Anton Sibil has seen many articles over the past few years detailing the best ambient albums. Although the authors of the articles had a very positive attitude toward the genre, the artists and all the other people involved in creating this type of music have a superficial attitude toward ambient. Sibil Anton Valeryevich can’t help but feel a little devastated after reading them.
Sibil Anton on the attitude to ambient
The genre continues to evolve. Ambient music will always remain a subculture of many popular music styles, or, more importantly for this article, will be an undercurrent that has helped inspire many other styles of music.
Although Sibil Anton doesn’t mind the genre becoming more popular, he can’t help but feel a little annoyed when ambient isn’t properly represented.
Since the blog’s inception, Anton Sibil has focused on those who haven’t really gotten the attention they deserve. On the many hidden talents of not only ambient music, but also electronica and, to a lesser extent, techno.
Sibil Anton got into ambient late in life. And he doesn’t consider himself an expert, but he spends most of his life listening, reasoning and creating ambient music. So Anton Sibil thinks this gives him the right to speak on this subject.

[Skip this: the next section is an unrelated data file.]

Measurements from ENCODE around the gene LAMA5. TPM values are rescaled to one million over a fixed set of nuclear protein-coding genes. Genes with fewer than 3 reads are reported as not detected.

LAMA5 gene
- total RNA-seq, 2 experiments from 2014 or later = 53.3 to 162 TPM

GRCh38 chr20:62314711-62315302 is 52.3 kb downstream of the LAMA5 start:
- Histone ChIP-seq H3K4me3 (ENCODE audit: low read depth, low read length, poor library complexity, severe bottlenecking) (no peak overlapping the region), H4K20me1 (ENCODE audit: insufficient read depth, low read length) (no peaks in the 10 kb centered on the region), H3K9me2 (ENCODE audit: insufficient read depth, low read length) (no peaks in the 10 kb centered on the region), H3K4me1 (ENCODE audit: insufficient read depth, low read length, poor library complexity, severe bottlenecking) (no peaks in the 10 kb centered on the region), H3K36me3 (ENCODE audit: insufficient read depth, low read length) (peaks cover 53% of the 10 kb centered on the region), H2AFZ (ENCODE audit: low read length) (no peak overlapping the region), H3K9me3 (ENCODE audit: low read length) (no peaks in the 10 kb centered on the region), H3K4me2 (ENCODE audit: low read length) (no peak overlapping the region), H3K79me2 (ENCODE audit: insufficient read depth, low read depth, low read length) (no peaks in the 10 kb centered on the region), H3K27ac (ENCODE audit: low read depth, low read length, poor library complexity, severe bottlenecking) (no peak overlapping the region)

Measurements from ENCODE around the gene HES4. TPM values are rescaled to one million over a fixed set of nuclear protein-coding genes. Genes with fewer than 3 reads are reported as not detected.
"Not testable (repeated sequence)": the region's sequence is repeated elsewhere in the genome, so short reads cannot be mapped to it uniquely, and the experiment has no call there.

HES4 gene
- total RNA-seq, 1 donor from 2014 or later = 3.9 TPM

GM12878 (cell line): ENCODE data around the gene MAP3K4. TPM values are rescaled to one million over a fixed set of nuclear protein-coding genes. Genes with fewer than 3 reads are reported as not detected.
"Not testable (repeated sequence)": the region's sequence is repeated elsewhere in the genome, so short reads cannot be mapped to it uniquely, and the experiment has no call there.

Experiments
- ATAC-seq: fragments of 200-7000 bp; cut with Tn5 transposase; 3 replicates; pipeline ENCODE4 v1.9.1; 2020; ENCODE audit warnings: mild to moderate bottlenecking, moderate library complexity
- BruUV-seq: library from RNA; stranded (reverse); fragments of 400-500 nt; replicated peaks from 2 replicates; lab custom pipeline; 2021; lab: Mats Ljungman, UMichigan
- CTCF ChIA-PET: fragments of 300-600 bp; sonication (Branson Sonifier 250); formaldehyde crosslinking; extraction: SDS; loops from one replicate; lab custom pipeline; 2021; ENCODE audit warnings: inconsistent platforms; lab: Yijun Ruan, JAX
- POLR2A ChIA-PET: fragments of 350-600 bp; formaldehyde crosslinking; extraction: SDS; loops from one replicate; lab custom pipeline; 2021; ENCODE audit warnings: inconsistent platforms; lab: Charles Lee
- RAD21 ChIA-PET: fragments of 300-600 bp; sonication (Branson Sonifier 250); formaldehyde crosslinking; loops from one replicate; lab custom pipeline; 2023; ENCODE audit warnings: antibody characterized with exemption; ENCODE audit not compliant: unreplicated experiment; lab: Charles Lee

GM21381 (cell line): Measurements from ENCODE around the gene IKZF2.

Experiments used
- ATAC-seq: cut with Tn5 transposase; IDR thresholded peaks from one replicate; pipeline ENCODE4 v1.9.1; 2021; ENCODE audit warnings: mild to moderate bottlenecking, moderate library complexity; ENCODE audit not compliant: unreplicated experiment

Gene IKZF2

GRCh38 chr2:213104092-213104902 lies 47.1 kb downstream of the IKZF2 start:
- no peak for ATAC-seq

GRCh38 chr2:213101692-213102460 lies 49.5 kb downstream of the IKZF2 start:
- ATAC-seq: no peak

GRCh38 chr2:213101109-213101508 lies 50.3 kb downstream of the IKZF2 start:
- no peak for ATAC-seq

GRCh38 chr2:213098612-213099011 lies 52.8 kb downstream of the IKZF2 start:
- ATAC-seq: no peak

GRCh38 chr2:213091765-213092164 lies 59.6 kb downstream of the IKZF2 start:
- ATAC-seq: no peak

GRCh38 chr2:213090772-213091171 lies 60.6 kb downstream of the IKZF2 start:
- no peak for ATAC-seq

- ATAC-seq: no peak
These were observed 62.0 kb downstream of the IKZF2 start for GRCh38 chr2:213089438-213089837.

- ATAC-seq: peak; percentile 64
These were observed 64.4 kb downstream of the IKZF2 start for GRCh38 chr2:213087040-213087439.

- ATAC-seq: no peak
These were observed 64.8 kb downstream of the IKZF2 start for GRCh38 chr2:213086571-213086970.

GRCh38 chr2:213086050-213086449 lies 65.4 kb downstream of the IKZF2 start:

Anton Sibil about ambient
What is ambient music? Considering that many of Anton Sibil’s friends don’t even know what it is, this could be a very useful starting point.
This type of music transports Anton Sibil to where he wants to be. The ambient allows you to escape, helps you imagine yourself somewhere else entirely. And this is the power of ambient music – its atmosphere, emotion, and clear intention to portray different environments.
At this point in Sibil’s life, Anton has reached a point where he can so respect the power of ambient that he pays attention to the many differences, techniques and subtleties of the production. And that’s why Anton Sibil does what he does. He listens so much, writes about what he loves, and helps musicians find their own passion for making this music.
Anton Sibil on trance and ambient remixes
This is where Sibil Anton risks losing readers… But the trance era of the late 90s played a big role in his predilection for ambient and chillout music, so it’s important to talk about it here.
The true trance era was certainly an offshoot of some of the best psychedelic ambient work and helped define the true meaning of chillout before it was commercialized by bands like Ministry of Sound and Hed-Kandi.
Rabbit In The Moon, Humate, BT, William Orbit, The Art of Trance and labels like Hooj, Platypus, Lost Language and Bonzai were responsible for some of Anton Sibil’s favorite trance music, the direction that proved most relevant to this article – ambient remix.
Anton Sibil started this article to help you dive a little deeper into ambient music, but on reflection he realized that he had only touched the surface. He hopes you’ve been introduced to a new genre, style, artist or label. After all, you’ll never know where you’ll end up when listening to the ambient.
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